Clinical trials on ivermectin's use in cancer treatment are pending; there is insufficient evidence to back its efficacy.
Ivermectin is a drug licensed for use in people and animals. It is listed on WHO's essential drugs list for many parasitic illnesses. According to the Food and Drug Administration (FDA), in humans, "ivermectin topical formulations" are approved to treat external parasites. So, based on prescription, "ivermectin tablets" are so far only approved to treat some parasitic worms.
Studies on ivermectin's use in treating other illnesses have been going on, including cancer. Studies indicate that lab or pre-clinical trial on ivermectin has exhibited considerable advantages that point it is worth developing as a potential new anti-cancer drug. However, these have not been tested on humans and require additional research.
According to a study by PubMed Central (PMC), ivermectin could promote the death of tumor cells by regulating the tumor's microenvironment. Although many prior research results indicate that ivermectin affects numerous signaling pathways in tumor cells and hinders the growth of tumors, the study further states that more research is needed to explore the specific mechanism of ivermectin involved in regulating the tumor microenvironment.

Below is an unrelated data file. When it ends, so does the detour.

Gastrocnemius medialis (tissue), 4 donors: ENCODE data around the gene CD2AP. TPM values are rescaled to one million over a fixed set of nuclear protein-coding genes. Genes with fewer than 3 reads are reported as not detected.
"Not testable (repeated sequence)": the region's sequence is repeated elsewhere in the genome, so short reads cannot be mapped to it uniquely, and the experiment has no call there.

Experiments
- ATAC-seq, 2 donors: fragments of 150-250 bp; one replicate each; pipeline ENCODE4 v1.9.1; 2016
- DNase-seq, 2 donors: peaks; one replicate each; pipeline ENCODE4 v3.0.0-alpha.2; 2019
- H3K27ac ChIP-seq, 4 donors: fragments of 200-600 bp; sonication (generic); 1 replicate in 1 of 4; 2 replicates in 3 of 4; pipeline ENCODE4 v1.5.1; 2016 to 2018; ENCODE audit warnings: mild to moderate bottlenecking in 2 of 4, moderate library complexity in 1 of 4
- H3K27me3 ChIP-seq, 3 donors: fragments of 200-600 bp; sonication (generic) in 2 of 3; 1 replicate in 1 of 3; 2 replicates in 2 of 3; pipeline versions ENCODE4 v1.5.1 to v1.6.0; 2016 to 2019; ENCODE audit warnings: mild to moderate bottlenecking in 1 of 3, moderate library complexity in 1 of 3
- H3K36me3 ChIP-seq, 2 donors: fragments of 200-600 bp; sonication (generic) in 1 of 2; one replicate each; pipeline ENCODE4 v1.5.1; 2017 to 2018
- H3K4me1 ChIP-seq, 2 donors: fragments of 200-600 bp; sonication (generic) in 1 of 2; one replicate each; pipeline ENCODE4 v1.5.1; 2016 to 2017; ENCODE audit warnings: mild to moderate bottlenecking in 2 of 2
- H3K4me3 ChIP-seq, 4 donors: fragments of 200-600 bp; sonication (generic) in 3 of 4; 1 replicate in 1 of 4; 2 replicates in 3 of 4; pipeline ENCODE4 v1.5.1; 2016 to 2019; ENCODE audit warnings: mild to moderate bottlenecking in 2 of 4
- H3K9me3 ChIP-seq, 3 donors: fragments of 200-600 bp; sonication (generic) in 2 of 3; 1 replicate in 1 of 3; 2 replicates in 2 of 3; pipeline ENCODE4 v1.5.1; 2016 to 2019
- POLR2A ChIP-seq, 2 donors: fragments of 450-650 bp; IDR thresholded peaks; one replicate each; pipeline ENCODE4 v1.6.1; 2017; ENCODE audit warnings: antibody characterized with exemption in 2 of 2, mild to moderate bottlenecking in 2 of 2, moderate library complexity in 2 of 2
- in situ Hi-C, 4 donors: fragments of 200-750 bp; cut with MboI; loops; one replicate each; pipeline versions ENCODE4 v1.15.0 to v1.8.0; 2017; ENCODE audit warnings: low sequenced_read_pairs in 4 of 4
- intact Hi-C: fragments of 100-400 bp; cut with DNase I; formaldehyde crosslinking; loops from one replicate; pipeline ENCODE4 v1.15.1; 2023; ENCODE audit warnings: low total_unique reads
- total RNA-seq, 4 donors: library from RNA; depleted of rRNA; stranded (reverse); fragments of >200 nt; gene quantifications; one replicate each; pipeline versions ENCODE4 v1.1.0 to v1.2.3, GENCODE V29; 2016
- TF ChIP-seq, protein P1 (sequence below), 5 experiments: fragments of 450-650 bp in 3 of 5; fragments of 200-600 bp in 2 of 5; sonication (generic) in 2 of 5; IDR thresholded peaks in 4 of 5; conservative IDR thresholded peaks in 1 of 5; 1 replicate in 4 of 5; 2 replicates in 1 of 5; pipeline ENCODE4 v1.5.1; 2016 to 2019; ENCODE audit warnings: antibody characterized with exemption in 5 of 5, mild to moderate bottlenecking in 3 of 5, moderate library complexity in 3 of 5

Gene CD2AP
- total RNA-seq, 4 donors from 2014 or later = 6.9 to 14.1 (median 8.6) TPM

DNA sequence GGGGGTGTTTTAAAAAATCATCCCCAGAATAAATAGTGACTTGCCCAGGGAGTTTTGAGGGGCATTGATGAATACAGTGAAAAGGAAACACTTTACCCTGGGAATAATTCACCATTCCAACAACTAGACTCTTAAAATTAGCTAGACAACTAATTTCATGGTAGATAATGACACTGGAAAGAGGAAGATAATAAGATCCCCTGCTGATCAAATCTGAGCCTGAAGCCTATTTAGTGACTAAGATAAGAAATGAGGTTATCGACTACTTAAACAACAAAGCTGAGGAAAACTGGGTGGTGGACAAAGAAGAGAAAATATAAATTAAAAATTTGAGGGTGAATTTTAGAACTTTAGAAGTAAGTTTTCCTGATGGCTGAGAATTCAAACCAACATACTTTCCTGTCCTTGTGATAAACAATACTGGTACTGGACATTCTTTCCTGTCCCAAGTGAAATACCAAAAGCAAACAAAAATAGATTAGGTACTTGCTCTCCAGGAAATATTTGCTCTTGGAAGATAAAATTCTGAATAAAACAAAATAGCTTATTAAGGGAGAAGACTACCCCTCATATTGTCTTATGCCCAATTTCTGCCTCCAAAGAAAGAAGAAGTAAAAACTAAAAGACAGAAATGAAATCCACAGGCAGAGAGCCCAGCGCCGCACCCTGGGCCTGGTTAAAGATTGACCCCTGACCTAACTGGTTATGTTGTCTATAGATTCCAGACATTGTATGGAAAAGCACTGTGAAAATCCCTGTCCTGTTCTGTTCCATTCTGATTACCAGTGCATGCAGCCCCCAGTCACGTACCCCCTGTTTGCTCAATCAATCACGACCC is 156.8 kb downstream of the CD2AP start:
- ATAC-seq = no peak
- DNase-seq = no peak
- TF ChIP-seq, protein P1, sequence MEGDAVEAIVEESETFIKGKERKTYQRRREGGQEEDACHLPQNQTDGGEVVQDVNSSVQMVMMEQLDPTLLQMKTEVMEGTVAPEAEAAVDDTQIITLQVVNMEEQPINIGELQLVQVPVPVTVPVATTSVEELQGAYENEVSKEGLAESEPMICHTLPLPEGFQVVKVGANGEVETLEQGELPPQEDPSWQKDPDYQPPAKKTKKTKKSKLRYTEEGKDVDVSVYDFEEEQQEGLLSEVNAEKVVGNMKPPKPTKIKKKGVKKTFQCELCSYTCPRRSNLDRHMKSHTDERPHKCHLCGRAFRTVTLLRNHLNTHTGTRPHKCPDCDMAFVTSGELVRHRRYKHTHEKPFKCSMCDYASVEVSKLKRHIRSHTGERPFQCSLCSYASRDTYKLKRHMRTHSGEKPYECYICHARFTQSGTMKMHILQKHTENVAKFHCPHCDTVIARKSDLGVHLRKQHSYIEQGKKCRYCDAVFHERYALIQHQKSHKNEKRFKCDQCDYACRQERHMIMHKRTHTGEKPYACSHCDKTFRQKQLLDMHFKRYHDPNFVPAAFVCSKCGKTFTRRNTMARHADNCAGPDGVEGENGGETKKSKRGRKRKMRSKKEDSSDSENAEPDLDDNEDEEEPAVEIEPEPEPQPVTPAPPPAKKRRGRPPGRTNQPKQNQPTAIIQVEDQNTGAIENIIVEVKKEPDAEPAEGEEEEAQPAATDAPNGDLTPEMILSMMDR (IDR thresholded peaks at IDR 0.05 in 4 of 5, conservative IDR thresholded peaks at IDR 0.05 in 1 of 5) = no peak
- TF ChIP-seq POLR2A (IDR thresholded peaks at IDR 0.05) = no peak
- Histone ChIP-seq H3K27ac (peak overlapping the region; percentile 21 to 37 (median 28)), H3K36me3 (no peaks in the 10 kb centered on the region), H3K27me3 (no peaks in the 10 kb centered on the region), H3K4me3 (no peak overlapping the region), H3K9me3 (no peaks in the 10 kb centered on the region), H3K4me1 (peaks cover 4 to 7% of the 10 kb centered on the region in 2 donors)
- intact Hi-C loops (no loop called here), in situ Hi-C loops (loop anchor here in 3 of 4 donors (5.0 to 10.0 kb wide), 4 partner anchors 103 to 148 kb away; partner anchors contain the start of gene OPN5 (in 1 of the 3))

Another study published by Nature demonstrated the efficiency of ivermectin in breast cancer. The study using the mouse model of Triple-negative breast cancer (TNBC) found that ivermectin generates immunogenic cancer cell death (ICD) and healthy T-cell (white blood cell) infiltration into breast tumors. The study investigated the efficacy of ivermectin and anti-PD1 antibody and found that the combined treatment induced protective anti-tumor immunity. However, the study notes that additional research will be needed to explain the multi-faceted effects of ivermectin-induced immunogenic cancer cell death.
Similarly, in a study in the Journal of Experimental & Clinical Cancer Research (JECCR), ivermectin increased the sensitivity of tumor/cancer cells to the chemotherapeutic drugs, demonstrating an anti-cancer efficacy in drug-resistant cells. This study also proposes a clinical study to assess ivermectin's usefulness further.
Although the studies have emphasized the potential use of ivermectin in the treatment of cancer, it needs to undergo further research. FDA clearly states that taking large doses of ivermectin without the doctor's approval is "dangerous." Therefore ivermectin should not be ingested while undergoing cancer treatment, as it is not officially approved or authorized as a drug to treat cancer patients.